World-renowned orchestra needs you last minute, are you ready?
I could not believe my ears when Mike Roylance (principal tuba of the Boston Symphony) told me that he had a stomach flu and that I should go downtown to rehearse Carl Nielsen’s 4th Symphony with the BSO.
Yes, the Boston Symphony Orchestra! This rehearsal would start in three hours, and the orchestra had already rehearsed this piece the day before.
I abruptly said: “I can’t”. But why?
I know for certain that those who study with orchestral musicians daydream to become one. They also tend to imagine the idea of getting to sit next to their musical icons and perform. Sometimes, the hope of getting to sit as substitutes for those teachers can also become a reality.
As an enthusiastic dreamer myself, I feel reasonably confident to reflect on this.
When working diligently towards reaching our dreams, it is normal to have performing aspirations. In fact, that is a very common cause and effect relationship while hoping for the best in our careers. However, there is often nothing we can do to make these dreams happen. Well, nothing other than practicing our instruments to continue with our personal and artistic growth.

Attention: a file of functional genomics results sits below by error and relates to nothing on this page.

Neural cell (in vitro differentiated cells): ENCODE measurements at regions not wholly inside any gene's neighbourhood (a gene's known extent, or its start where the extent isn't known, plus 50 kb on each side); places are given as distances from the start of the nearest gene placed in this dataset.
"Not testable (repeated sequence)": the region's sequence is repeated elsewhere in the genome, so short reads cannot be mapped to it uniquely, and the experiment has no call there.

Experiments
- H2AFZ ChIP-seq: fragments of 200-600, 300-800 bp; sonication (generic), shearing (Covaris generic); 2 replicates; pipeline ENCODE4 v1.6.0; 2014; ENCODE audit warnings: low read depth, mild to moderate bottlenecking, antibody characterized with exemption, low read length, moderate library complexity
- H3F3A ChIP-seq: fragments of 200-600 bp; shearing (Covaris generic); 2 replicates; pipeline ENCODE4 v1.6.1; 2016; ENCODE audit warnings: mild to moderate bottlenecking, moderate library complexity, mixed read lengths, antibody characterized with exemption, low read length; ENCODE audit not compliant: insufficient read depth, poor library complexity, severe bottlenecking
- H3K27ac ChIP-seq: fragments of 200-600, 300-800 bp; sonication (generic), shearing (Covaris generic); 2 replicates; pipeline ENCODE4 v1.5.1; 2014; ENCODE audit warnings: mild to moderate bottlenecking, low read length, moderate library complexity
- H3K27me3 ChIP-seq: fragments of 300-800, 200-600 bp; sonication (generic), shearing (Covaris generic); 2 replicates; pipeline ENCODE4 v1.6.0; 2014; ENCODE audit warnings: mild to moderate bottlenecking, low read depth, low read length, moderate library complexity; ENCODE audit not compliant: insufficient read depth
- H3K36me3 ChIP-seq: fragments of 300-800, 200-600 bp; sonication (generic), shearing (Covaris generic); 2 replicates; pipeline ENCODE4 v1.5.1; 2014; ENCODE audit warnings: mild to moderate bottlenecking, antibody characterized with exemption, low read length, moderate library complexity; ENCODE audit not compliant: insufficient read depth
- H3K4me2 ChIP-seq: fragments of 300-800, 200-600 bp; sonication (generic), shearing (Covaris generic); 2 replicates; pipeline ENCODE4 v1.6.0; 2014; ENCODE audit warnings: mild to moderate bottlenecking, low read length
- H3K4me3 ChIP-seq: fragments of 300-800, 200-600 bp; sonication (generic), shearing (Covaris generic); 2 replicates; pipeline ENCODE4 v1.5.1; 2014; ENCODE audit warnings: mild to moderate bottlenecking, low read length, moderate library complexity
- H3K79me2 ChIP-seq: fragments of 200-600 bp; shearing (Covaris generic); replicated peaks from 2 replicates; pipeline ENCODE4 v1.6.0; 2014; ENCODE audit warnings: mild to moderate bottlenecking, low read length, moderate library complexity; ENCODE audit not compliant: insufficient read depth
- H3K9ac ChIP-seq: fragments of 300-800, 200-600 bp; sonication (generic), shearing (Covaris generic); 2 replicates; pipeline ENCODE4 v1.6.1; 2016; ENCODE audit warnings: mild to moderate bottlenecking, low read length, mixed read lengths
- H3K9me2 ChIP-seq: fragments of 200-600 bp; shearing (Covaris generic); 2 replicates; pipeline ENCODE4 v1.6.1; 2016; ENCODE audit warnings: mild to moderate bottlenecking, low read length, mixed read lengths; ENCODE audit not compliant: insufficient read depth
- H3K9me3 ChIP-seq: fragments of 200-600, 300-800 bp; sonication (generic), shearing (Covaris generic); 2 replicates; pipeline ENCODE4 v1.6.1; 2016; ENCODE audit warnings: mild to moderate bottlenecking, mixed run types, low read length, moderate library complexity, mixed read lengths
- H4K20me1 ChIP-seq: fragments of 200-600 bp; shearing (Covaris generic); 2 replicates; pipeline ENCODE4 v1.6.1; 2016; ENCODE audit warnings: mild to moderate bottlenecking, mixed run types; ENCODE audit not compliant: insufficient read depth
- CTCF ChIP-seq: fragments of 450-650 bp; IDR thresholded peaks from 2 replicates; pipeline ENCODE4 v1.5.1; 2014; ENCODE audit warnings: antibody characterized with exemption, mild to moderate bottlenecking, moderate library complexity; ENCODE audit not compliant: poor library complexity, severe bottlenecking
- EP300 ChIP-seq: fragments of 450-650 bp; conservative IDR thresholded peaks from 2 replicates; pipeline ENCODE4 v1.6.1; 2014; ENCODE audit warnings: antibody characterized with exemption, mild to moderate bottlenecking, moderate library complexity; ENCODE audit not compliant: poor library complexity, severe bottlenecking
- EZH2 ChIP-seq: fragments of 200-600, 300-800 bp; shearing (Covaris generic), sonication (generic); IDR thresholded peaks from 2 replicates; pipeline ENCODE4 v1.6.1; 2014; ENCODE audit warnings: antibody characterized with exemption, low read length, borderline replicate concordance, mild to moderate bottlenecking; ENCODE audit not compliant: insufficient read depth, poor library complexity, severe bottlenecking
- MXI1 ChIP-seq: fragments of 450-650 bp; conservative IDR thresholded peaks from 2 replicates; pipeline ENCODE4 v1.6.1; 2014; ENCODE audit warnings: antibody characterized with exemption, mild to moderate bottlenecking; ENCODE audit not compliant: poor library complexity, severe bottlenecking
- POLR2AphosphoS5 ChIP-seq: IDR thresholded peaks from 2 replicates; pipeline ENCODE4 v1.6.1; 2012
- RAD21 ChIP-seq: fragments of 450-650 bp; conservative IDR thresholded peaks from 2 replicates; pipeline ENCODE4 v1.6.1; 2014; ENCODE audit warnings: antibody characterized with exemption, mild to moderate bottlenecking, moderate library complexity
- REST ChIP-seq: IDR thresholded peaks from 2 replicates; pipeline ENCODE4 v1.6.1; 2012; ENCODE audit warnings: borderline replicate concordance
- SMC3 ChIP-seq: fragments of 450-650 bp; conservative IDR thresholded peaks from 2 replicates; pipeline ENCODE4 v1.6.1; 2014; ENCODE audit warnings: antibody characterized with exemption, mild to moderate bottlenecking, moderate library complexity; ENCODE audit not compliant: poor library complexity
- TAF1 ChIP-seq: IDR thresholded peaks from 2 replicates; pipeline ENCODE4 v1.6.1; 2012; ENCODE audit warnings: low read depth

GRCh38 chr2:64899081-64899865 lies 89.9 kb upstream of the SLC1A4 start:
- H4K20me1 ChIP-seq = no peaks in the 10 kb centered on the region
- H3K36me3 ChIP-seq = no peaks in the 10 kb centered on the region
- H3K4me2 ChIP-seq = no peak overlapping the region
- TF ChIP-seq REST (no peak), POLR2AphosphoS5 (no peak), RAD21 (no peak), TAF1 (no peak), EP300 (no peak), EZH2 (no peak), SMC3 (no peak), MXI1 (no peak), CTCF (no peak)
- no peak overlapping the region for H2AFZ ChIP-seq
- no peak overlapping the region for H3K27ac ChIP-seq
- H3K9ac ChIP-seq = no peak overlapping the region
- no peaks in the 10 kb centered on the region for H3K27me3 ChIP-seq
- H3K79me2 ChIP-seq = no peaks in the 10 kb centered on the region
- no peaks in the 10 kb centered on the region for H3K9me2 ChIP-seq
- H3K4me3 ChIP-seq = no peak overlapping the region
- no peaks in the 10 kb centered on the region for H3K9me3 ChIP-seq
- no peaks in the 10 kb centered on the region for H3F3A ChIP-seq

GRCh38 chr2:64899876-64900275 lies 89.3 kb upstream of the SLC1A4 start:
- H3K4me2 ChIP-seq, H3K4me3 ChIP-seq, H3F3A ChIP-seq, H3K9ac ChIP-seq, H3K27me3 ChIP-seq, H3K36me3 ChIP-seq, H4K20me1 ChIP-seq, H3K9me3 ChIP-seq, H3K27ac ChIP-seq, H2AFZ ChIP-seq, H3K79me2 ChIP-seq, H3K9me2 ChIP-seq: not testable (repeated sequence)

With this idea in mind, it is important to focus on constructive thoughts and intentional actions rather than just life circumstances and wishes.
*what are my strengths?
*what are my weaknesses?
*could I do something to improve this technical aspect of my playing?
* what can I do to improve that passage?
*Stravinsky’s Rite of Spring is approaching for the “A” Orchestra, I am going to learn the parts in case they need a sub!
*Alpine Symphony by Richard Strauss comes up in two weeks for “Z” Orchestra, I better learn the parts in case they require me as an extra.
*why am I not being called as a sub?
*why is that person called as a sub and not me?